Withinthe Cowichan Family Health Centre, I intend to run a leadership training unitfor nurses and physicians on site. There are numerous benefits of staffeducation and leadership development. Although staff education can be costly,the return on investment of training and development programs is transparent.Staff education contributes to employee loyalty and minimizes staff turnover.When staff members grow personally and professionally, they feel encouraged andempowered as employees (Gesme, Towle, Wisman, 2010).

This positivelycontributes to employee morale. In an environment that promotes learning anddevelopment, employees will feel valued by the company. This rise in employeesatisfaction echoes into the patient experience (Gesme, Towle, Wisman, 2010).Patients benefit from the increase in employees’ self-empowerment,self-confidence, and job competence. Employees feel important and valued whentheir organization promotes an environment that fosters growth and education.This leads to an improvement in employees’ self-concept, nurse and physiciansatisfaction, and the patient experience (Gesme, Towle, Wisman, 2010).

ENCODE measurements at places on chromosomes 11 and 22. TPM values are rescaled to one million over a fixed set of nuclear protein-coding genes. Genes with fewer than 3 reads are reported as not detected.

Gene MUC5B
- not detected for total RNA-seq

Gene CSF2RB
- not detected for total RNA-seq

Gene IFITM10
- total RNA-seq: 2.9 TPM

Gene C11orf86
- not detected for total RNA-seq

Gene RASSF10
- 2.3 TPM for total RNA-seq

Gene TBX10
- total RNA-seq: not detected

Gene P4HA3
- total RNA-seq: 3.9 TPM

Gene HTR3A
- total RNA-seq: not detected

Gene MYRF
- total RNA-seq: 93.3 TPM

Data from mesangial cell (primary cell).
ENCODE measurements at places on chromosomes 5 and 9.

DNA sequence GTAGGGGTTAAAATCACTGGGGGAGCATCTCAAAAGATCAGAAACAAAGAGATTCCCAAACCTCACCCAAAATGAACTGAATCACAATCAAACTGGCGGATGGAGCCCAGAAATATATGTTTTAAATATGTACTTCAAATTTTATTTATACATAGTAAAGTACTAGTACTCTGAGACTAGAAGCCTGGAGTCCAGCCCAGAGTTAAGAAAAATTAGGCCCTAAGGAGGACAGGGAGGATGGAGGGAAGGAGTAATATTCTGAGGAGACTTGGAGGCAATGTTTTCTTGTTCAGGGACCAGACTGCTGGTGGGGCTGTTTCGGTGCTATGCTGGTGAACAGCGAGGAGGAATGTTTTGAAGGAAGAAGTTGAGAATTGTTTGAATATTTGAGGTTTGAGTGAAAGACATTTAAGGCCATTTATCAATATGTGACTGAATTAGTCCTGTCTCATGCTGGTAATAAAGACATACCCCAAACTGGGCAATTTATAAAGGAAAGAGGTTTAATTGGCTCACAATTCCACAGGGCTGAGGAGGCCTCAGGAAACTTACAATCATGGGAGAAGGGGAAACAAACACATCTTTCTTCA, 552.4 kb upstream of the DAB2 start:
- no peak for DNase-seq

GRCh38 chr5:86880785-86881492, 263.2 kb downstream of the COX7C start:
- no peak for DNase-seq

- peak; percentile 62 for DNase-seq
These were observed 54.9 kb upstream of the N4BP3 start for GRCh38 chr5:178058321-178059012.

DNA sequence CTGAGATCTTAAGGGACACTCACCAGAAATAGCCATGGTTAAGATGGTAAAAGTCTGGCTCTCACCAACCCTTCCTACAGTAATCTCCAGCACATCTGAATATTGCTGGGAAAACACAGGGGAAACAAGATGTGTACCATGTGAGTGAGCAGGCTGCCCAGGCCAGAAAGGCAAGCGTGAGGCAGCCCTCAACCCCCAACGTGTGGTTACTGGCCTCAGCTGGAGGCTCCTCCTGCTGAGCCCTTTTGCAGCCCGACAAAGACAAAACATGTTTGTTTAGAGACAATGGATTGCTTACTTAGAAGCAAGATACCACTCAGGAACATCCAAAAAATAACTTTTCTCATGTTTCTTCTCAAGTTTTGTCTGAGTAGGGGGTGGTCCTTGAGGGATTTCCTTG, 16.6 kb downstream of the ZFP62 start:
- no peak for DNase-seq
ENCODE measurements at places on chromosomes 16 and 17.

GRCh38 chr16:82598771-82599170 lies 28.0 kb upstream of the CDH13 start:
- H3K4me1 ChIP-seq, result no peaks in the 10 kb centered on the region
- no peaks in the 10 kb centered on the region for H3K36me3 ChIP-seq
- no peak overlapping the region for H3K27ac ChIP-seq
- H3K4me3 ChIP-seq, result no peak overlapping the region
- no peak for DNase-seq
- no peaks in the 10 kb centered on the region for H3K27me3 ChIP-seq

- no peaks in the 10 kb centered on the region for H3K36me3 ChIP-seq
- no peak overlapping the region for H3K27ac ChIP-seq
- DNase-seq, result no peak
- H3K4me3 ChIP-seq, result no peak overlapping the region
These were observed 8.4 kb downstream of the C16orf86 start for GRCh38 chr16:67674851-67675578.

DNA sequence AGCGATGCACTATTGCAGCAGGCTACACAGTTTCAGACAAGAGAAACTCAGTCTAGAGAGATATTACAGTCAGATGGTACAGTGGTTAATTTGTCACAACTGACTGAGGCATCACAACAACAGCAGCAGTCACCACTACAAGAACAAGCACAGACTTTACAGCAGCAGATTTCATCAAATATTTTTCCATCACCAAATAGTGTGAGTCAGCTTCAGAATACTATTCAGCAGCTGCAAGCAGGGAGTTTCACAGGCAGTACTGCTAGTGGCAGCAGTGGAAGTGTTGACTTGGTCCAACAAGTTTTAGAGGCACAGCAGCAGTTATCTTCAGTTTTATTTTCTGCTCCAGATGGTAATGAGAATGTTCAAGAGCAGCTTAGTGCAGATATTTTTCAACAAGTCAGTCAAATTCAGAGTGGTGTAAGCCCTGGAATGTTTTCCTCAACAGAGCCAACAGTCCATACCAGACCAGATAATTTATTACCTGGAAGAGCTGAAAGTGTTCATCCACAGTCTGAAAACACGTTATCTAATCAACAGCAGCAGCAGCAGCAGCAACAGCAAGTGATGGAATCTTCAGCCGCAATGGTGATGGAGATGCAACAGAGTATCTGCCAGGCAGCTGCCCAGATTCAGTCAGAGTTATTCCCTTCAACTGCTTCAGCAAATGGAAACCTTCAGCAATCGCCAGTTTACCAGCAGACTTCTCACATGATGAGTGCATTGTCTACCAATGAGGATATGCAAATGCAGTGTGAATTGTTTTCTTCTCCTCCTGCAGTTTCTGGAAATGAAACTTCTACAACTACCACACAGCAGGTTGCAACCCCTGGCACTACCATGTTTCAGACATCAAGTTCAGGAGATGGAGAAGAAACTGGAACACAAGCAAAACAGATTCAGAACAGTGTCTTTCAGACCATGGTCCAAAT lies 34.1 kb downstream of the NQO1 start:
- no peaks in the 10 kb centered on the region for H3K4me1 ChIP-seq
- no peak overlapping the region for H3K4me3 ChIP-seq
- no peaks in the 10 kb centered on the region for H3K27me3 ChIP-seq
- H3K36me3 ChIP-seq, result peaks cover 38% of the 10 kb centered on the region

This isthe objective of CFHC’s leadership training unit. Along with empowering andencouraging staff, this unit will benefit patients and the Centre as a whole.The unit will function as follows:The CFHC Leadership DevelopmentUnit will provide employees at all management levels with a current andrelevant in-house training system. Two identical 1-hour sessions will be run onTuesday and Thursday, biweekly, headed by the Leadership Development Team. Eachtraining session will focus on a different aspect of leadership development.

From promoting the free flow of information and effective communication to teambuilding exercises to encouraging effective dispute resolution, theseleadership training sessions are open to upper-management, physicians, nurses,administration staff, and any other staff members. Staff members are greatly encouraged,but not required, to regularly attend these sessions.Openingthis unit up to all management levels allows for teamwork and a feeling of mutualsuccess among all employees. Additionally, this allows for interprofessionallearning as employees in different positions, management levels, andspecialties can learn from one another. By running the sessions twice, biweeklyon two different days, this allows for better availability for most staffmembers and promotes a rise in attendance.